Naturally, the question of “why?” arises when one considers the seemingly oblivious message from Vienna that sent the Archduke to the north. This dispatch was not just a meaningless blunder; there were strategic reasons for it. First, the French, after the First Battle of Zürich, seemed demoralized and defeated. There was good reason to doubt their ability to launch an offensive. Secondly, experienced leadership was on the way. Suvorov was not even 150 miles away. The legendary Russian had captured Milan and Turin, been made an honorary member of the House of Savoy, and reversed all of Napoléon’s previous gains in northern Italy. It was always the Coalition’s plan to have Suvorov roll back the French in northern Italy and then cross the Alps (becoming the third general to do so after Hannibal and Charlemagne) and join the fight in the Germanies. With Turin having fallen in August, and Switzerland exposed, there was little reason in Vienna to doubt that Suvorov could not have crossed the Alps, in the summer, and arrived in Zürich with Korsakov having been in command for less than a month. Lastly, the Archduke truly was needed in Mainz. Not only was there considerable French activity along the northern Rhine boundary but the Imperial Army of the Holy Roman Empire needed a commander in the region to support an audacious Anglo-Russian amphibious invasion of Holland. The Holy Roman Emperor and the Tsar had serious hopes that a Coalition army comprised of British, German and Russian soldiers could mobilize in the former Austrian Netherlands, march on Paris and end the revolution once and for all.

The problem is the Coalition put the cart before the horse. Everything hinged on Suvorov crossing the Alps in time and Korsakov holding Zürich until Masséna could be defeated. In preparing for war in the north, the Coalition forgot about the war in the south.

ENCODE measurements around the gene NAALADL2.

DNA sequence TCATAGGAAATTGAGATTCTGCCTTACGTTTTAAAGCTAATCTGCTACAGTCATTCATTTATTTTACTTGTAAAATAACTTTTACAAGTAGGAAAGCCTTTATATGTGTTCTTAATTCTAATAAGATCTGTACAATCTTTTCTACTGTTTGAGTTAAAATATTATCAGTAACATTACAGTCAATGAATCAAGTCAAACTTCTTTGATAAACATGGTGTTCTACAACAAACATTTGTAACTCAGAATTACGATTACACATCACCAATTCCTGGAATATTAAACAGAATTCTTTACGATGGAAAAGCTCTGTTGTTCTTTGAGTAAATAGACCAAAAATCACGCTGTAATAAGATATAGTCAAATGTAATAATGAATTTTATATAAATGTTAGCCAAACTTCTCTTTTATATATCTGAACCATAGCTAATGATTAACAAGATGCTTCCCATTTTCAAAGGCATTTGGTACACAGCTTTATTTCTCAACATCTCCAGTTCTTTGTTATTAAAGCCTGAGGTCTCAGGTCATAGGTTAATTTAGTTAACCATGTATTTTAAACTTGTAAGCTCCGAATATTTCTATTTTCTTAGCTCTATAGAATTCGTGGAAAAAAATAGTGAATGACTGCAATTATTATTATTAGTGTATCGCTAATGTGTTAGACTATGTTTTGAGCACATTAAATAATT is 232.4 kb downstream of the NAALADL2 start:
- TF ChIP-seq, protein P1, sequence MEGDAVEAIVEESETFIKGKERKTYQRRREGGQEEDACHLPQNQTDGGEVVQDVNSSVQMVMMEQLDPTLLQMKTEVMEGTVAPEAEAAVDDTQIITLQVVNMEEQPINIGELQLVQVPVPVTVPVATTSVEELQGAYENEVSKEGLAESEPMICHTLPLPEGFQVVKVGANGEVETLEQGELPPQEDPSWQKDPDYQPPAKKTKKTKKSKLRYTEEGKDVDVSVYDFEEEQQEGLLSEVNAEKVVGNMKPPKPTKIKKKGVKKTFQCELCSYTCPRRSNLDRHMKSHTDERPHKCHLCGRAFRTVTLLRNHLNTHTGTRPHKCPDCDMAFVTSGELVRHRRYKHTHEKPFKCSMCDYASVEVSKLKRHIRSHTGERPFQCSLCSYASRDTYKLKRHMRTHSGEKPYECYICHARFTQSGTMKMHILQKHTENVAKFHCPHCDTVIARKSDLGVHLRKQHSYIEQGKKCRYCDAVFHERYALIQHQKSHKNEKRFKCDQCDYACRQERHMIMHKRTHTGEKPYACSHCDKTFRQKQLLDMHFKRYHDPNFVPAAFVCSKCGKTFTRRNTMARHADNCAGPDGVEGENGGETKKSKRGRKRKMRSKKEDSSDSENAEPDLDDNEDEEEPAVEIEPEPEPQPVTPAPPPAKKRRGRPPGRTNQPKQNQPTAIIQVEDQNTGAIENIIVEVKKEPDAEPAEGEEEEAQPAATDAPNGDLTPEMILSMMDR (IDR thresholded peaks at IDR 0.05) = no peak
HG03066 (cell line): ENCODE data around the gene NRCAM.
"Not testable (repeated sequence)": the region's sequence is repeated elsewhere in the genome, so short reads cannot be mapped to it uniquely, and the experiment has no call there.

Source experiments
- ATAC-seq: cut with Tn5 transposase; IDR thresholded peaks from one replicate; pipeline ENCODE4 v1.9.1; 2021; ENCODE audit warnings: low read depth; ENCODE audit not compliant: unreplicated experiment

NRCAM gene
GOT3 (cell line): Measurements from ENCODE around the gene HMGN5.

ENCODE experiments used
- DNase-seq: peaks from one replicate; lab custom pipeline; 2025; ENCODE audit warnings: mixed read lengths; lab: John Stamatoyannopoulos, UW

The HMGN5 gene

Three events in the fall of 1799 unraveled the entire plan.

First, General Duphot reminded the Coalition that they never dealt with the third French army in Italy. As Suvorov prepared to swing north into Switzerland in August of 1799, Duphot’s Armee d’Rome reversed Coalition gains. Duphot did not understand the intricate timing of Suvorov’s departure but he did know he wanted to keep the old Russian general focused on Italy. A week after Turin fell, Duphot’s army took the fortress at Mantua. The strategic centrally located point simultaneously threatened Turin, Milan, Venice and Vienna. Suvorov gambled that Korsakov could hold Zurich against the battered French and spent three weeks trying to force a decisive encounter. The best Suvorov got for his trouble was the Battle of Tortona. Suvorov defeated Duphot but could not prevent a successful French retreat back to Mantua. With word that an Austrian army had arrived in Verona to engage Duphot, Suvorov crossed St. Gotthard’s Pass and entered Switzerland. The effort was too late. As Suvorov worked his way across the Alps, the French scattered the Coalition army at Zürich and Masséna began to harry the exposed Russian army. To his credit, Suvorov never lost even if his army was in a vulnerable position. He checked constant French attack while turning his army east towards Austria. Of the nearly 20,000 men that entered Switzerland, 3,000 succumbed to the steep cliffs, cold, battles and hunger of the strategic retreat, but the bulk of his army arrived safely in Hapsburg territory by the end of the year.